Council to take over Lackawanna Plaza redevelopment process
By LINDA MOSS
In an effort to expedite the project, the Township Council is taking over control of the redevelopment of Lackawanna Plaza, mandating that a detailed plan for it be drawn up by June 1 and looking to hold public hearings on the controversial matter.
At their meeting on Monday night, members of the Township Planning Board disclosed the council’s plans, saying they had been notified by the local governing body via email that they would be “bypassed,” as one board member put it, and no longer be shepherding the Lackawanna redevelopment or holding public hearings on it.
“They decided to do it all on the council level. … They can really do what they want to do,” Planning Board Chair John Wynn said.
In prior redevelopment projects in Montclair, the planning board would carefully review the detailed redevelopment plans drawn up for such work, a process that would often entail a number of meetings, as well as public hearings to solicit feedback.
In this case, the council is only asking the planning board to evaluate whether the first draft of the redevelopment plan meets the standards of the township’s master plan, nothing more. Board members said that the council was certainly within its legal rights to take over the redevelopment, which has been pending before the planning board for about two years.
A resolution that asks the planning board to review the redevelopment plan is on the council's agenda for tonight's meeting.
“They (the council) now want to take control and actually draft the plan,” Township Planner Janice Talley said at the meeting.
Because of the lack of progress on Lackawanna Plaza, some community members have asked for the lengthy municipal process to move faster. Mayor Robert Jackson a few weeks ago said he was looking for ways to jumpstart the process. Jackson also asked the firms expected to be designated as the Lackawanna Plaza redevelopers, Pinnacle Cos. of Montclair and Hampshire Cos. of Morristown, to come to Tuesday’s council meeting to provide an update on their plans.
A consultant, Phillips Preiss Grygiel LLC, has already been named and has started working on the Lackawanna redevelopment plan, apparently based on the preliminary concept that the developers have presented to local officials. That mixed-use development would be anchored by a large supermarket, with talks being held with ShopRite, and have 350 residential units, some retail tenants and parking.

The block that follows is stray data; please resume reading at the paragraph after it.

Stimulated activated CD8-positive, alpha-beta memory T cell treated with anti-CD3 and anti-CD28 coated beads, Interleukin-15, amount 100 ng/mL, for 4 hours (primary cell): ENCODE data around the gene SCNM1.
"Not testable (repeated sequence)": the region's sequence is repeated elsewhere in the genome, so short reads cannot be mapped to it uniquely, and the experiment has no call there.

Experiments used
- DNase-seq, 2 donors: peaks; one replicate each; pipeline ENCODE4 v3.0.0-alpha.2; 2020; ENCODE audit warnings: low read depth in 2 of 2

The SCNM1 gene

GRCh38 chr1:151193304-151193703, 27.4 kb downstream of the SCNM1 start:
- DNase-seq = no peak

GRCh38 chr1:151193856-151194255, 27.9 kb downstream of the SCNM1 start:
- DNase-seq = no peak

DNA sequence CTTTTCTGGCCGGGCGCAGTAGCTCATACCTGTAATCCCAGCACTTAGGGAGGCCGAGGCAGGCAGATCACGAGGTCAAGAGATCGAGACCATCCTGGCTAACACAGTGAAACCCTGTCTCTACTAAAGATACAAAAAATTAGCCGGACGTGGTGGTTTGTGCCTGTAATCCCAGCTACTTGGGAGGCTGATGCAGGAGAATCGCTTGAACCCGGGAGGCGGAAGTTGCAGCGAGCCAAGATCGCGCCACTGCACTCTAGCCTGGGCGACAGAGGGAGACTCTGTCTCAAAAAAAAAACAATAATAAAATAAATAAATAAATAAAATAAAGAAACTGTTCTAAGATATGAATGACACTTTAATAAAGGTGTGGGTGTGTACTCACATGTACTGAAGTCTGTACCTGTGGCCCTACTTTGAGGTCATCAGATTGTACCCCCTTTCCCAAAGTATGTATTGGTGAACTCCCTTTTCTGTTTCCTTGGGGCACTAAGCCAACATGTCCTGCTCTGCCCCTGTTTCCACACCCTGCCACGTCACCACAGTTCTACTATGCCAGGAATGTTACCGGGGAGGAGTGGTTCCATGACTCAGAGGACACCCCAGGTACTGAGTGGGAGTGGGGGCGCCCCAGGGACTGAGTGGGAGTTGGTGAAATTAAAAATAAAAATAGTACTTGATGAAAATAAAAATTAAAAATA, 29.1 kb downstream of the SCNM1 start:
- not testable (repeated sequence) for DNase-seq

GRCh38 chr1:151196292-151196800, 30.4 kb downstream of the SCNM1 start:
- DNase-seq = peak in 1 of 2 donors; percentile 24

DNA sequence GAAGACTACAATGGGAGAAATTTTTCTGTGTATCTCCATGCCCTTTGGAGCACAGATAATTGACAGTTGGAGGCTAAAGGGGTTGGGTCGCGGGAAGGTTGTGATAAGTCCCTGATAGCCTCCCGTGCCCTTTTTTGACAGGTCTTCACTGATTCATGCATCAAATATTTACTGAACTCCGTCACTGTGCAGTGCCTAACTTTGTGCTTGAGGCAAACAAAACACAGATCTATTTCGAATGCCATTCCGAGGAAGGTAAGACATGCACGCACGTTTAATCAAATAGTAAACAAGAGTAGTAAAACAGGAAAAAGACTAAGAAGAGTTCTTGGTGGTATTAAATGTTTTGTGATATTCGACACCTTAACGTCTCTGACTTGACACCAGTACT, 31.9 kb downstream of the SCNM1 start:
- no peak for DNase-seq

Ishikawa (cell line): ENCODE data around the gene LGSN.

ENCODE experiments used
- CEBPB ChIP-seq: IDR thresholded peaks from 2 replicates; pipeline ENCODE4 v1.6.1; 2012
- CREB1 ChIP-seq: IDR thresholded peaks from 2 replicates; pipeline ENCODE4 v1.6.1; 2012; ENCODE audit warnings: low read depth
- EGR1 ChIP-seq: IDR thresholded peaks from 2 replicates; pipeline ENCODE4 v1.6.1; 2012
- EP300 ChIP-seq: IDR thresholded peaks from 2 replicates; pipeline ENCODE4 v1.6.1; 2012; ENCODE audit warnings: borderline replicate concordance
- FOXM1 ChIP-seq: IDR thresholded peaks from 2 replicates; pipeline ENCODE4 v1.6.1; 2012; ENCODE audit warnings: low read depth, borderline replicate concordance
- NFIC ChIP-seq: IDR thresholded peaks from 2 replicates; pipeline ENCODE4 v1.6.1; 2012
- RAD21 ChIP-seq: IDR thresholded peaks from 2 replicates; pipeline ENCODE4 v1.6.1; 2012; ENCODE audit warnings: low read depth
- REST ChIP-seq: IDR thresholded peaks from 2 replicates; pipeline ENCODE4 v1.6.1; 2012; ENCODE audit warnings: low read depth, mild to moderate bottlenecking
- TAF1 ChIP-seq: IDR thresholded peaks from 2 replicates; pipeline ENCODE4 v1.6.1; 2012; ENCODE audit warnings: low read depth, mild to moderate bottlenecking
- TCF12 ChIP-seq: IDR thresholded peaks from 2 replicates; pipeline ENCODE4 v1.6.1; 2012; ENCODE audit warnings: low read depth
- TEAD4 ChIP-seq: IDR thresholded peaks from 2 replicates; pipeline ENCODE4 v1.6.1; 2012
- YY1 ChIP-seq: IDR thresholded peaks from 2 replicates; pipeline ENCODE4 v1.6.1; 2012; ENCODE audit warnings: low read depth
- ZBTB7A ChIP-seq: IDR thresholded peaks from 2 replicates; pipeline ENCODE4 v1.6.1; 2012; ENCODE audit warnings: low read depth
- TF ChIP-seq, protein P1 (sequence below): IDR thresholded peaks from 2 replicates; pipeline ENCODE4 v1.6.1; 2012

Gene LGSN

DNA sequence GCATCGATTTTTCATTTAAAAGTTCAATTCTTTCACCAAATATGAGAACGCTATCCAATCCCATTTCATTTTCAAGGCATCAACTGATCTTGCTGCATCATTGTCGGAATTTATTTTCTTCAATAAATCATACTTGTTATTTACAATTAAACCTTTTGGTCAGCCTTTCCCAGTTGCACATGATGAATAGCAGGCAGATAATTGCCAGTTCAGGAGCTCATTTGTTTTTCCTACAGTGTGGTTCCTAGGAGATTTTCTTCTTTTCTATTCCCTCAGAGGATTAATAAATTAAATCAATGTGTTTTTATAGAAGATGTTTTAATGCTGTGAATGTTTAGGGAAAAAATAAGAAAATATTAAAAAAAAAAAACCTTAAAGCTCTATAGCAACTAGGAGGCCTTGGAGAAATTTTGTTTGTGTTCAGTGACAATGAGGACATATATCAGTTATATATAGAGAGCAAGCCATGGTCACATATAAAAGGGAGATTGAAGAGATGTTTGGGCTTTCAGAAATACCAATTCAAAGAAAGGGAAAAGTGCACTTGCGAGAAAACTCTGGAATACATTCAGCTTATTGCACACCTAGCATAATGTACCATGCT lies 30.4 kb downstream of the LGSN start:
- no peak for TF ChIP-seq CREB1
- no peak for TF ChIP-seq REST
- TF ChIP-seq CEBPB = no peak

The council wants a first draft of that plan by June 1, according to the planning board.
Opponents of the existing proposal claim it is too massive for the area, out of character for Montclair’s streetscape, and that it will obscure and diminish the landmark Lackawanna station, a national historic landmark.
Planning board member Martin Schwartz also pointed out that the Montclair Historic Preservation Commission has expressed “serious concerns about the developer’s plans to date.”
Board member Carmel Loughman voiced her own displeasure with the proposed redevelopment.
“It rivals Valley & Bloom for ugliness,” she said, referring to the mixed-use development on Bloomfield Avenue.
Loughman was at a recent planning board redevelopment subcommittee meeting with members of the historic commission, and said, “We really did not like the developer’s plan at all. (Township consultant) Ira Smith had an alternative plan … but it never got that far. It seems like the developer’s plan is what the council wants to go with.”
But some Fourth Ward residents want work to start as soon as possible, since they have been without a nearby grocery store since the Pathmark in the shopping center on Bloomfield Avenue closed in November 2015.
Wynn advised the board to be ready to discuss the redevelopment plan in detail at its June 26 meeting so “we can hit the ground running” and provide recommendations on it to the council.
The planning board will have 35 days to provide feedback to the council once it gets the redevelopment plan, according to Planning Board Attorney Arthur Neuss.
“Why are they bypassing the usual procedure?” Loughman asked.
“We did not get an explanation. … I wouldn’t want to speculate,” Wynn said.
Board member Anthony Ianuale asked why the developer had never made interim arrangements for Lackawanna, like having a supermarket temporarily set up shop at Pathmark’s old space.
Board member Keith Brodock said that he wanted it made clear that the board will not be taking any public comment on Lackawanna Plaza at its June 26 meeting, that all public comment will be heard at the council.
“Folks are going to see Lackawanna on the agenda,” he said. “They’re going to show up here and they’re going to be upset. ... I just want the expectation set correctly up front.”
The planning board has already heard testimony about the Lackawanna Plaza redevelopment. The redevelopment has been delayed, in part, because of uncertainty about whether the township would move its municipal complex and police headquarters to Lackawanna Plaza as part of the redevelopment. But earlier this year the township opted not to relocate there.